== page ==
On Saturday, the National Guard rescued a hiker heading up a New Hampshire mountain, who suffered a serious head injury on her way back down.
According to CBS Boston, Linda Laganos, 66, traveled from Massachusetts to New Hampshire to watch a flag being placed on the summit of Mt. Jefferson in honor of 9/11. She hiked the mountain, heading up Caps Ridge Trail, and witnessed the ceremony in person. But on her way back down, she fell and hit her head.
Because of the potentially serious nature of her head injury, someone called in the National Guard for a helicopter rescue. At the time, members of the New Hampshire Army National Guard were completing search and rescue training on Mount Cannon, 25 miles away. They’d flown in on a Blackhawk helicopter, using it for the training, when the call for assistance came.
The National Guards members immediately cut training short and flew to Laganos on Mt. Jefferson. They lowered a crew member down to the fallen hiker and helped her into the helicopter. Eventually, the crew took her to a local airport, where she was then transported to a local hospital. At this time, there are no updates or information on Laganos’ condition.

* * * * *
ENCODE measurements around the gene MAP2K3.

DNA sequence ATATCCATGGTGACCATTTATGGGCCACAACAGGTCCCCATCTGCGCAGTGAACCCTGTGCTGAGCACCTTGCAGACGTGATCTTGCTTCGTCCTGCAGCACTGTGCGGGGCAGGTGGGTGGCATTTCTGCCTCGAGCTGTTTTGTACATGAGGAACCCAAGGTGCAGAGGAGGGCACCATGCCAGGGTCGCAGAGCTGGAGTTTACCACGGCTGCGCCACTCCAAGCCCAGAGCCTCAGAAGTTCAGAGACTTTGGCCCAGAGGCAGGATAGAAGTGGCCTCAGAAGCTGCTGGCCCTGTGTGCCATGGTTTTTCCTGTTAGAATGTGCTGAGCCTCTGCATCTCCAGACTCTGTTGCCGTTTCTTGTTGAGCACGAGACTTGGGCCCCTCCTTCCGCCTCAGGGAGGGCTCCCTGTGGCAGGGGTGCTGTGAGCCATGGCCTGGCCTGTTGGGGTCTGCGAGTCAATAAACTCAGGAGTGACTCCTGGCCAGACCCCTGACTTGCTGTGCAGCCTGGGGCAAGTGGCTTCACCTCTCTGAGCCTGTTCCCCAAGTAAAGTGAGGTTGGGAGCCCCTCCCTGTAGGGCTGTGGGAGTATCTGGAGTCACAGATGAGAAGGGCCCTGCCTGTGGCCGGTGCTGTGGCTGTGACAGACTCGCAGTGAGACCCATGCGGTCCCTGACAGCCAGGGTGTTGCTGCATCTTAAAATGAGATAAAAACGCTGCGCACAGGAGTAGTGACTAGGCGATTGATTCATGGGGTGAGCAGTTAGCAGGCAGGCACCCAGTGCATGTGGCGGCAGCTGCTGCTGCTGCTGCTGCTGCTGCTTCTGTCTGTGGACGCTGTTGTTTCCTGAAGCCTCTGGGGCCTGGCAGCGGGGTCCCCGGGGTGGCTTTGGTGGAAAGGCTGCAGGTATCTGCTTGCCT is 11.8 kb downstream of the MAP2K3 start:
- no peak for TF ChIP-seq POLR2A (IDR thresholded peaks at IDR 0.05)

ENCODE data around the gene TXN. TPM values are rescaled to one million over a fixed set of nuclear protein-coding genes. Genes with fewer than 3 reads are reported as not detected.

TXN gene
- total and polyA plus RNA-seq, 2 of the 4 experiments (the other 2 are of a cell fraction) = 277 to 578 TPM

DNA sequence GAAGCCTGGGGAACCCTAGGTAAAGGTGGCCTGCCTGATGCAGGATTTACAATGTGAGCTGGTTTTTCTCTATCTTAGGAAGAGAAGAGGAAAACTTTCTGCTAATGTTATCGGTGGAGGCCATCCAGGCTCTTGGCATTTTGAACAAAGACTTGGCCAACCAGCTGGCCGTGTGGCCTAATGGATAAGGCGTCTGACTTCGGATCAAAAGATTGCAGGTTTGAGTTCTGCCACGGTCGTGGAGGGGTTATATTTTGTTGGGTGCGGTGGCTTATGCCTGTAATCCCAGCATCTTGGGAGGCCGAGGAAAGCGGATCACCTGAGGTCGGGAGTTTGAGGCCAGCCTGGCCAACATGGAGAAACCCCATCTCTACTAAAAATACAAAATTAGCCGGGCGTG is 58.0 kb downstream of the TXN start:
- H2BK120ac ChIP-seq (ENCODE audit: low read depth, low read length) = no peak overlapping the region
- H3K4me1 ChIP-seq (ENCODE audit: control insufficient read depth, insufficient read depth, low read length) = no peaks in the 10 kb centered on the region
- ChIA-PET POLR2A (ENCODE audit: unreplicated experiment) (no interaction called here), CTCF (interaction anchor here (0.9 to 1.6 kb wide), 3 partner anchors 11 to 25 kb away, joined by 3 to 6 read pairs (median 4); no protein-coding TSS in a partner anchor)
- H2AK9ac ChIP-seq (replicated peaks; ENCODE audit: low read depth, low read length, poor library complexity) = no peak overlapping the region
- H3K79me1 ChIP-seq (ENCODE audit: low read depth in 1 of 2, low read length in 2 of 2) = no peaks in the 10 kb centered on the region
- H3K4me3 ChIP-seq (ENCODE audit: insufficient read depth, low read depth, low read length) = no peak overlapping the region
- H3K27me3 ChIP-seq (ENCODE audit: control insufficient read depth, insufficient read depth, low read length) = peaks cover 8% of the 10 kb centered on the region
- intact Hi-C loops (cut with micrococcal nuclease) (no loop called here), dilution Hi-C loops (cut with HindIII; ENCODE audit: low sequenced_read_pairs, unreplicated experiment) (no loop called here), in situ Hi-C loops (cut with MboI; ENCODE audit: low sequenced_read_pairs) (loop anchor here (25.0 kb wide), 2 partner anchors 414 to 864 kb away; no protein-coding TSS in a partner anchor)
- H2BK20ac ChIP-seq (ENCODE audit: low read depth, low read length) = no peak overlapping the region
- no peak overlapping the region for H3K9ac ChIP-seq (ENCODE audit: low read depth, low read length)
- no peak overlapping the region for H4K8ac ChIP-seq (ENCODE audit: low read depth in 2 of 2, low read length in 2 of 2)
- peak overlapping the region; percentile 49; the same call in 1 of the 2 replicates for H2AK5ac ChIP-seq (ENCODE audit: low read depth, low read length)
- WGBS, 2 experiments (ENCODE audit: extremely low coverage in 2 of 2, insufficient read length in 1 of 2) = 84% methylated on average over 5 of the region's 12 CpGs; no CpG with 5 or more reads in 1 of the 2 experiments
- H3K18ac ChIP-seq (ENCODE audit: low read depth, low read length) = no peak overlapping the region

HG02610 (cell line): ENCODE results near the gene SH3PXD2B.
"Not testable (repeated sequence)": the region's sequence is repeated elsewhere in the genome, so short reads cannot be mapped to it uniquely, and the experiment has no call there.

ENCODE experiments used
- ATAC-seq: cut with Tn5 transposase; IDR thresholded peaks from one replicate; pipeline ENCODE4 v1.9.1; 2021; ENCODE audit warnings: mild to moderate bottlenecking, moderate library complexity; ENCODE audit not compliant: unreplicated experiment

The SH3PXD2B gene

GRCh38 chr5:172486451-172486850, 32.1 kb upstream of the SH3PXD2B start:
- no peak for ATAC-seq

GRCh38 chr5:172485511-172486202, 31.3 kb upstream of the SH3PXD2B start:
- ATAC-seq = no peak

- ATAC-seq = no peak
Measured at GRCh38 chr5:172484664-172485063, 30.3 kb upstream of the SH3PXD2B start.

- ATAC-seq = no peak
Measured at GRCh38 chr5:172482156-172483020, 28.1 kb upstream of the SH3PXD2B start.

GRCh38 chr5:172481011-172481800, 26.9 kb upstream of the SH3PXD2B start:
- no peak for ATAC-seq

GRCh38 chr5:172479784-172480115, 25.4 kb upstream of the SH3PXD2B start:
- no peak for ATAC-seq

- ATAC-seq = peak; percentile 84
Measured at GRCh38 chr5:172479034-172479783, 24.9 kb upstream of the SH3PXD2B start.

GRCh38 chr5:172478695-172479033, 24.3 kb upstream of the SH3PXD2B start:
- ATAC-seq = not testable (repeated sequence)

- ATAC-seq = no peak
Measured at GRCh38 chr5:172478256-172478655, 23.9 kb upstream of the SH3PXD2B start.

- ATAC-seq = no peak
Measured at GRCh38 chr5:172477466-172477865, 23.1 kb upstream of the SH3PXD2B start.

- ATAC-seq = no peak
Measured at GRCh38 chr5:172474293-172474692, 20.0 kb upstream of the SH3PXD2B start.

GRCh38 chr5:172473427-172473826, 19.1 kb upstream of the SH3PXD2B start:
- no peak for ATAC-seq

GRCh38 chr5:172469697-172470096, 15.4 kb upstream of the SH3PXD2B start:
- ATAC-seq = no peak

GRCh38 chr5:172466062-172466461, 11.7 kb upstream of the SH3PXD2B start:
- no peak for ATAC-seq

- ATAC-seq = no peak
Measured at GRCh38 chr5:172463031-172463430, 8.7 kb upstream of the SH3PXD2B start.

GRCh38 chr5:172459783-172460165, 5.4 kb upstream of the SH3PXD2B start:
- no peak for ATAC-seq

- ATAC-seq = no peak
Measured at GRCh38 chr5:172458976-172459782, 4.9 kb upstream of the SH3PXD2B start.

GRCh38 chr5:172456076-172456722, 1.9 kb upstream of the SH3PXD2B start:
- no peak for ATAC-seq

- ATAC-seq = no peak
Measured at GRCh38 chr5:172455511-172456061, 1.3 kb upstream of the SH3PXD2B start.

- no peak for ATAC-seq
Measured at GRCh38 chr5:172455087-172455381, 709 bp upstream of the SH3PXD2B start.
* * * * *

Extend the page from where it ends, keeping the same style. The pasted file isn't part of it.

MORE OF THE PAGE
National Guard Completes ‘Challenging Rescue’ of South Carolina Hikers
Last month, members of the South Carolina Army National Guard worked with the South Carolina Helicopter Aquatic Rescue Team (SC-HART) on a difficult rescue.
The teams rescued one injured hiker and two others trapped near Raven Cliff Falls in Caesar’s Head State Park, according to the National Guard website. Cedar Mountain Fire Rescue originally received the call for help, but they quickly passed it on to the two teams. At the time of the call on Aug. 19, the conditions made it impossible to conduct the rescue right away.
“We got the call around 9 p.m. the previous night requesting our assistance,” said U.S. Army Chief Warrant Officer 4 Frank Wallace. He works as a pilot for SC-HART. “We determined that, due to our crew, the terrain, and the weather, we would not be able to conduct the rescue at that time. But the next morning, we took off at sunrise and met up with the other members of the team in Greenville.”
However, they quickly realized just how difficult of a rescue this would be, due to the conditions.
“The winds were coming off the mountain tops, creating turbulence. And there was also some morning fog to deal with,” said Wallace. “The terrain had a lot of trees covering the slope, and there was what looked like a sheer drop-off near the rescue site. We surveyed the area from the air and came up with a plan to put the (medics) on the ground safely.”
It took 45 minutes for SC-HART to rescue the hikers. The rescue team removed the hikers from a “heavily wooded, off-trail location near the falls.”
“This rescue was in really difficult terrain also,” said Wallace. “It was up in the same general area and had triple vegetation. It would have been difficult to find them if the grid coordinates they gave us weren’t so accurate.”